Activist investors are usually pretty hard-headed. That could turn Elliott Management’s nearly $3 billion stake in Masayoshi Son’s $90 billion SoftBank Group, as reported by Reuters and others, into a face-off between cynics and dreamers.
It’s logical the activist should take a swipe at Son’s hugely undervalued empire. Lots of debt, bold – or foolhardy – tech investments like office-sharing outfit WeWork, and one man’s concentrated influence all make SoftBank a target for an investor hoping to be a catalyst for a surge in value. Breakingviews predicted in December that the company, then potentially worth over $200 billion by our tally assessing each of its assets separately, could attract interest from someone like Elliott.
A big chunk of the asset value is in listed stakes like Chinese e-commerce giant Alibaba and SoftBank’s now separately traded telecoms unit. Yet the whole has been beaten down partly because investments by the company and its affiliated $100 billion Vision Fund in WeWork, Uber Technologies, India’s Oyo and others are looking a lot less smart than they once did. A renegotiation of the merger between SoftBank-controlled Sprint and T-Mobile US is a risk, too.
Some of what Paul Singer’s firm is angling for, like improving the decision-making process at SoftBank and the Vision Fund, makes sense. Stronger governance, including a more independent and diverse board, could make investors more confident. Stock buybacks are another proposal, and a standard part of most activists’ playbook – but they are a sideshow relative to the bigger issues in SoftBank’s case, even if they are funded by the sale of assets rather than yet more debt.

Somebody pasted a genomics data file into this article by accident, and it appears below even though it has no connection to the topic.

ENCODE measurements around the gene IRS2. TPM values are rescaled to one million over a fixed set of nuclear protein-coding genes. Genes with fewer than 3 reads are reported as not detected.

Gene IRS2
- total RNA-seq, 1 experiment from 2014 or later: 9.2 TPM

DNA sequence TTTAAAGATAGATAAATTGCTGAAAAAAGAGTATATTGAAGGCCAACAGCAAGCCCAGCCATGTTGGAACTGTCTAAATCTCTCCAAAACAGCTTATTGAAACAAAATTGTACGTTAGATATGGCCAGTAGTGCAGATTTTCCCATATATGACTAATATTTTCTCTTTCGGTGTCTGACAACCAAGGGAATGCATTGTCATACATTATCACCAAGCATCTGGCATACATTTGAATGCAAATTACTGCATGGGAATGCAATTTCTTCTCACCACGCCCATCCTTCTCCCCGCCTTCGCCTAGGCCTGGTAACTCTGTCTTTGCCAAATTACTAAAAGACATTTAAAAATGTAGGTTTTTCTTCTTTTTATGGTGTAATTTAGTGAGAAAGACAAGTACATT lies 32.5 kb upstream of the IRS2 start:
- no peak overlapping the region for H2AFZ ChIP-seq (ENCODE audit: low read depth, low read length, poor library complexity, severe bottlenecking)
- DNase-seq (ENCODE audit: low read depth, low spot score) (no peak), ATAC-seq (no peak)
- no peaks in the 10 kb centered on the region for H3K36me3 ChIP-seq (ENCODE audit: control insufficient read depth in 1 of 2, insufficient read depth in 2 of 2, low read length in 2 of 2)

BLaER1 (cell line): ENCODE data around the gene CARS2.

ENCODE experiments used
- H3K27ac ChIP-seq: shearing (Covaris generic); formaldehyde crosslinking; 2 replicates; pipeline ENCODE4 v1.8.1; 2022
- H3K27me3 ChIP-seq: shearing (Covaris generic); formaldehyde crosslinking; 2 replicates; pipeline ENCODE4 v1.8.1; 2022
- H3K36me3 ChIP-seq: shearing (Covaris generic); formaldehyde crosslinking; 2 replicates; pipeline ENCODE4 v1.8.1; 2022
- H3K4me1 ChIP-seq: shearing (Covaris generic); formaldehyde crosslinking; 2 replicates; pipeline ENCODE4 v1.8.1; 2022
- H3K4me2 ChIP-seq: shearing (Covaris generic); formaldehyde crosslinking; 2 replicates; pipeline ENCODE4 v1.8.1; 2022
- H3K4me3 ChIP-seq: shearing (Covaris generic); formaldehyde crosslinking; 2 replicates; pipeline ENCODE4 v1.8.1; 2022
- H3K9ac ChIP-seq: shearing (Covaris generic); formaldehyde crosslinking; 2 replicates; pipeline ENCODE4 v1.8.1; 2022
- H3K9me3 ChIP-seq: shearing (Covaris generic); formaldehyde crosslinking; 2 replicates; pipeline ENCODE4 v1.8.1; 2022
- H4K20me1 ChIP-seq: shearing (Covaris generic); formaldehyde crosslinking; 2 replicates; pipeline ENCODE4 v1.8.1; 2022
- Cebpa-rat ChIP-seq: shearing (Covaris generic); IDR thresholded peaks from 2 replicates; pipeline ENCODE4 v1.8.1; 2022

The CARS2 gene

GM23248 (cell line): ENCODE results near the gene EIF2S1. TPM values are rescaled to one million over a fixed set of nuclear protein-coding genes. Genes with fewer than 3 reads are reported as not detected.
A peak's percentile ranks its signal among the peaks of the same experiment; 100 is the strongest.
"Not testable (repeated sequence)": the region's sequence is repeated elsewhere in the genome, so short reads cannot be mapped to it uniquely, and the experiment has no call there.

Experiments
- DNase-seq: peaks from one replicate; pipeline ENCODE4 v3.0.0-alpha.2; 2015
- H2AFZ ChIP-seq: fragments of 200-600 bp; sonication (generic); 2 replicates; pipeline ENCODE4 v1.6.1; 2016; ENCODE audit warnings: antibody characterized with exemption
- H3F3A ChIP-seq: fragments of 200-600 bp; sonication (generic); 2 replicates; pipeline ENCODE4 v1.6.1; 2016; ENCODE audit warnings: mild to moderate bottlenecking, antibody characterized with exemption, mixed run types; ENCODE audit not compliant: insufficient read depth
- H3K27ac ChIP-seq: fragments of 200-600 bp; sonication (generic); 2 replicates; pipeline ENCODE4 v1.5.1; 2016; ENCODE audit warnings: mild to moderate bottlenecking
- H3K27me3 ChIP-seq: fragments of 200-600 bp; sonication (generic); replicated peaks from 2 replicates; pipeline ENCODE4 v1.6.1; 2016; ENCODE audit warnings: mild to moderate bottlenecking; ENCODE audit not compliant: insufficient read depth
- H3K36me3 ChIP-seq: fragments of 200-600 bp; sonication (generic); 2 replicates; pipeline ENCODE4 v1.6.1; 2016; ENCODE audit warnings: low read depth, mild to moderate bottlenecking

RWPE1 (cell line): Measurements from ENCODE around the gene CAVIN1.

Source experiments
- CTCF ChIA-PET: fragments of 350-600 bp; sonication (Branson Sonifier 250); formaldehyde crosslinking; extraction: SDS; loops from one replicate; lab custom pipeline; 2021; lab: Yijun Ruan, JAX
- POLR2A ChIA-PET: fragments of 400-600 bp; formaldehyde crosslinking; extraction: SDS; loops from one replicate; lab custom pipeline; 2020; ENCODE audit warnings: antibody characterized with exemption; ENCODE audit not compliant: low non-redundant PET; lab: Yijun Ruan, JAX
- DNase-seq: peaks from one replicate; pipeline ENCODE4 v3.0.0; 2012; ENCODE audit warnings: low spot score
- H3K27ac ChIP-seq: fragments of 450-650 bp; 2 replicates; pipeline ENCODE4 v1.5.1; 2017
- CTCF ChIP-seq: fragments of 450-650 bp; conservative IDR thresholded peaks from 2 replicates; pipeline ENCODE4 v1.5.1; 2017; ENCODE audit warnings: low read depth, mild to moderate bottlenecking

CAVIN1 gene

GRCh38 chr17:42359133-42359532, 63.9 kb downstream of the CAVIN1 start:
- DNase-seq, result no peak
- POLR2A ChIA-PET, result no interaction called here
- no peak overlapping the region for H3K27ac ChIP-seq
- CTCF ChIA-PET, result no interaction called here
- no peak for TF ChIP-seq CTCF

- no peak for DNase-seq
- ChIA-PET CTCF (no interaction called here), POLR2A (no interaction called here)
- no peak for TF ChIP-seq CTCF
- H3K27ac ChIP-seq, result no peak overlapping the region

Elliott doesn’t give up easily, making it one of the few activists that could take on SoftBank. Son’s 22% stake makes overriding his control a difficult task. He may share some of Elliott’s goals – he certainly thinks the company is undervalued, and he has belatedly come to believe his tech investments need to seek profit, not just growth at any cost.
If so, Elliott’s being around to keep tabs can only help keep Son on track. But the SoftBank boss may also lean towards vision and instinct over discipline and hard cash. It’s a test of the scope to rein in his optimism.
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